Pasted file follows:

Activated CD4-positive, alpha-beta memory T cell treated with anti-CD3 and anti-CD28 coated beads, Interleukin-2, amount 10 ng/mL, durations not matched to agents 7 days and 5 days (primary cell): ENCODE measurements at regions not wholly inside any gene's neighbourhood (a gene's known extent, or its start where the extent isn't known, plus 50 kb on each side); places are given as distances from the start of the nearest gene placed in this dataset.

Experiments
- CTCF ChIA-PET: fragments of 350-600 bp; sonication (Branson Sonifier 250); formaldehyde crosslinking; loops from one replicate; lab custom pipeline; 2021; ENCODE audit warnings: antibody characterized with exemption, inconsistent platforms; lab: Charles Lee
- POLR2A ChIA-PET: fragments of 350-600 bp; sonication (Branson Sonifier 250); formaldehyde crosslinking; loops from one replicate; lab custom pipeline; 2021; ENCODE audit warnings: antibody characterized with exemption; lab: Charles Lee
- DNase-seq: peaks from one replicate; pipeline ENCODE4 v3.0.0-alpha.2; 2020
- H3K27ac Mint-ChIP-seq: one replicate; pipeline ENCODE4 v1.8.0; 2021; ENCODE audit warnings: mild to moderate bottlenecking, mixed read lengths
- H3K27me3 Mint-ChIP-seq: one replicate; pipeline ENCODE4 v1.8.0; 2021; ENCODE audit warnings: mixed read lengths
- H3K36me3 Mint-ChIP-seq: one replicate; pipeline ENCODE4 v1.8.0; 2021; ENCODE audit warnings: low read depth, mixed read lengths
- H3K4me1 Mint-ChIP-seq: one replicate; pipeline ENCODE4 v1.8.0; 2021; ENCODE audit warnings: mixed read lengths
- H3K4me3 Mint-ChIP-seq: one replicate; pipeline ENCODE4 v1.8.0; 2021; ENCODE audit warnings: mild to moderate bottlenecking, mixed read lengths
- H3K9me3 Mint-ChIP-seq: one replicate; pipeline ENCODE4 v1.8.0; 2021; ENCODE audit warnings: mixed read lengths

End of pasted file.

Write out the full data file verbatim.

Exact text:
Activated CD4-positive, alpha-beta memory T cell treated with anti-CD3 and anti-CD28 coated beads, Interleukin-2, amount 10 ng/mL, durations not matched to agents 7 days and 5 days (primary cell): ENCODE measurements at regions not wholly inside any gene's neighbourhood (a gene's known extent, or its start where the extent isn't known, plus 50 kb on each side); places are given as distances from the start of the nearest gene placed in this dataset.

Experiments
- CTCF ChIA-PET: fragments of 350-600 bp; sonication (Branson Sonifier 250); formaldehyde crosslinking; loops from one replicate; lab custom pipeline; 2021; ENCODE audit warnings: antibody characterized with exemption, inconsistent platforms; lab: Charles Lee
- POLR2A ChIA-PET: fragments of 350-600 bp; sonication (Branson Sonifier 250); formaldehyde crosslinking; loops from one replicate; lab custom pipeline; 2021; ENCODE audit warnings: antibody characterized with exemption; lab: Charles Lee
- DNase-seq: peaks from one replicate; pipeline ENCODE4 v3.0.0-alpha.2; 2020
- H3K27ac Mint-ChIP-seq: one replicate; pipeline ENCODE4 v1.8.0; 2021; ENCODE audit warnings: mild to moderate bottlenecking, mixed read lengths
- H3K27me3 Mint-ChIP-seq: one replicate; pipeline ENCODE4 v1.8.0; 2021; ENCODE audit warnings: mixed read lengths
- H3K36me3 Mint-ChIP-seq: one replicate; pipeline ENCODE4 v1.8.0; 2021; ENCODE audit warnings: low read depth, mixed read lengths
- H3K4me1 Mint-ChIP-seq: one replicate; pipeline ENCODE4 v1.8.0; 2021; ENCODE audit warnings: mixed read lengths
- H3K4me3 Mint-ChIP-seq: one replicate; pipeline ENCODE4 v1.8.0; 2021; ENCODE audit warnings: mild to moderate bottlenecking, mixed read lengths
- H3K9me3 Mint-ChIP-seq: one replicate; pipeline ENCODE4 v1.8.0; 2021; ENCODE audit warnings: mixed read lengths